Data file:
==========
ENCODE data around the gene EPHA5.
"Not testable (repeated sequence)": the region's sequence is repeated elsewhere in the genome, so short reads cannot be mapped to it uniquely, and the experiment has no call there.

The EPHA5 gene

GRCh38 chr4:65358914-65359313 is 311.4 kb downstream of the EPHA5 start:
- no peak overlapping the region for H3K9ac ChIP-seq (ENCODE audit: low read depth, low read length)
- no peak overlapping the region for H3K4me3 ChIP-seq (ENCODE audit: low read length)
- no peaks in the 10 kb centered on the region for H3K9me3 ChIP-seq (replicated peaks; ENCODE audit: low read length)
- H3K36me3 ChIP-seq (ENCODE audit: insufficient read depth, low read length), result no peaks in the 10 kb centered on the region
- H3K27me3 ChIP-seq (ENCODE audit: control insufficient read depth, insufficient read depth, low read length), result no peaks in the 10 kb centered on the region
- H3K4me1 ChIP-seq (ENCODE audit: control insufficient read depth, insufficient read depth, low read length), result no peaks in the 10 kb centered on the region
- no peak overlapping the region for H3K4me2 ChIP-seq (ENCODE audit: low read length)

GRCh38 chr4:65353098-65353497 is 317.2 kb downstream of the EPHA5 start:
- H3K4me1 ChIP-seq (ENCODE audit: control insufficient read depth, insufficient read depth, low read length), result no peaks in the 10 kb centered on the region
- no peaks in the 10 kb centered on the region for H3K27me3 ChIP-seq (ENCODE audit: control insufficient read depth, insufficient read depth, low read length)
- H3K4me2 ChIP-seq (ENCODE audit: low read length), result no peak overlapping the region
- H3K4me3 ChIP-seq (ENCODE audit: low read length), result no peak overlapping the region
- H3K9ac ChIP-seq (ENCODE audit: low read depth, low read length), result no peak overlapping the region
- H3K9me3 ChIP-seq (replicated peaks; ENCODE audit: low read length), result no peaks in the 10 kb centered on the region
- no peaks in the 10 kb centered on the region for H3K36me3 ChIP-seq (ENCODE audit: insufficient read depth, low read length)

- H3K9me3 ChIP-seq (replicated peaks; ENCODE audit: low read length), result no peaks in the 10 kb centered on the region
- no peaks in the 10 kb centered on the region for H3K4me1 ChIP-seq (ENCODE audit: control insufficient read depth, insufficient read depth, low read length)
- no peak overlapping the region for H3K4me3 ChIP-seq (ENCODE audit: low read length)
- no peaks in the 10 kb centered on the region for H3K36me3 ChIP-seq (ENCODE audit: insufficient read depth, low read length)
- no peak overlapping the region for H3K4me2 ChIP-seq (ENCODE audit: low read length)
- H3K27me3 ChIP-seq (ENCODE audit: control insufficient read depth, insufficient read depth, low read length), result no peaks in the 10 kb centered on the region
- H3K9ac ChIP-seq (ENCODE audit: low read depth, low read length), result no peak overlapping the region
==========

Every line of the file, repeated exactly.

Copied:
ENCODE data around the gene EPHA5.
"Not testable (repeated sequence)": the region's sequence is repeated elsewhere in the genome, so short reads cannot be mapped to it uniquely, and the experiment has no call there.

The EPHA5 gene

GRCh38 chr4:65358914-65359313 is 311.4 kb downstream of the EPHA5 start:
- no peak overlapping the region for H3K9ac ChIP-seq (ENCODE audit: low read depth, low read length)
- no peak overlapping the region for H3K4me3 ChIP-seq (ENCODE audit: low read length)
- no peaks in the 10 kb centered on the region for H3K9me3 ChIP-seq (replicated peaks; ENCODE audit: low read length)
- H3K36me3 ChIP-seq (ENCODE audit: insufficient read depth, low read length), result no peaks in the 10 kb centered on the region
- H3K27me3 ChIP-seq (ENCODE audit: control insufficient read depth, insufficient read depth, low read length), result no peaks in the 10 kb centered on the region
- H3K4me1 ChIP-seq (ENCODE audit: control insufficient read depth, insufficient read depth, low read length), result no peaks in the 10 kb centered on the region
- no peak overlapping the region for H3K4me2 ChIP-seq (ENCODE audit: low read length)

GRCh38 chr4:65353098-65353497 is 317.2 kb downstream of the EPHA5 start:
- H3K4me1 ChIP-seq (ENCODE audit: control insufficient read depth, insufficient read depth, low read length), result no peaks in the 10 kb centered on the region
- no peaks in the 10 kb centered on the region for H3K27me3 ChIP-seq (ENCODE audit: control insufficient read depth, insufficient read depth, low read length)
- H3K4me2 ChIP-seq (ENCODE audit: low read length), result no peak overlapping the region
- H3K4me3 ChIP-seq (ENCODE audit: low read length), result no peak overlapping the region
- H3K9ac ChIP-seq (ENCODE audit: low read depth, low read length), result no peak overlapping the region
- H3K9me3 ChIP-seq (replicated peaks; ENCODE audit: low read length), result no peaks in the 10 kb centered on the region
- no peaks in the 10 kb centered on the region for H3K36me3 ChIP-seq (ENCODE audit: insufficient read depth, low read length)

- H3K9me3 ChIP-seq (replicated peaks; ENCODE audit: low read length), result no peaks in the 10 kb centered on the region
- no peaks in the 10 kb centered on the region for H3K4me1 ChIP-seq (ENCODE audit: control insufficient read depth, insufficient read depth, low read length)
- no peak overlapping the region for H3K4me3 ChIP-seq (ENCODE audit: low read length)
- no peaks in the 10 kb centered on the region for H3K36me3 ChIP-seq (ENCODE audit: insufficient read depth, low read length)
- no peak overlapping the region for H3K4me2 ChIP-seq (ENCODE audit: low read length)
- H3K27me3 ChIP-seq (ENCODE audit: control insufficient read depth, insufficient read depth, low read length), result no peaks in the 10 kb centered on the region
- H3K9ac ChIP-seq (ENCODE audit: low read depth, low read length), result no peak overlapping the region